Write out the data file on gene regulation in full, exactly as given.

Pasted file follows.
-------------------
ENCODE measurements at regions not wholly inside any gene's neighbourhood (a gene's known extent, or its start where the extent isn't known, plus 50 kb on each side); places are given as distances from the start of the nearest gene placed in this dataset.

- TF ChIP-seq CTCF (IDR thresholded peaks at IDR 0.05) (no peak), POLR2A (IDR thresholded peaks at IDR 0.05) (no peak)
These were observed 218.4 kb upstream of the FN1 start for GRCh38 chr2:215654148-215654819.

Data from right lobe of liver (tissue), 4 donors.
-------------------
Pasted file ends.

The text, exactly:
ENCODE measurements at regions not wholly inside any gene's neighbourhood (a gene's known extent, or its start where the extent isn't known, plus 50 kb on each side); places are given as distances from the start of the nearest gene placed in this dataset.

- TF ChIP-seq CTCF (IDR thresholded peaks at IDR 0.05) (no peak), POLR2A (IDR thresholded peaks at IDR 0.05) (no peak)
These were observed 218.4 kb upstream of the FN1 start for GRCh38 chr2:215654148-215654819.

Data from right lobe of liver (tissue), 4 donors.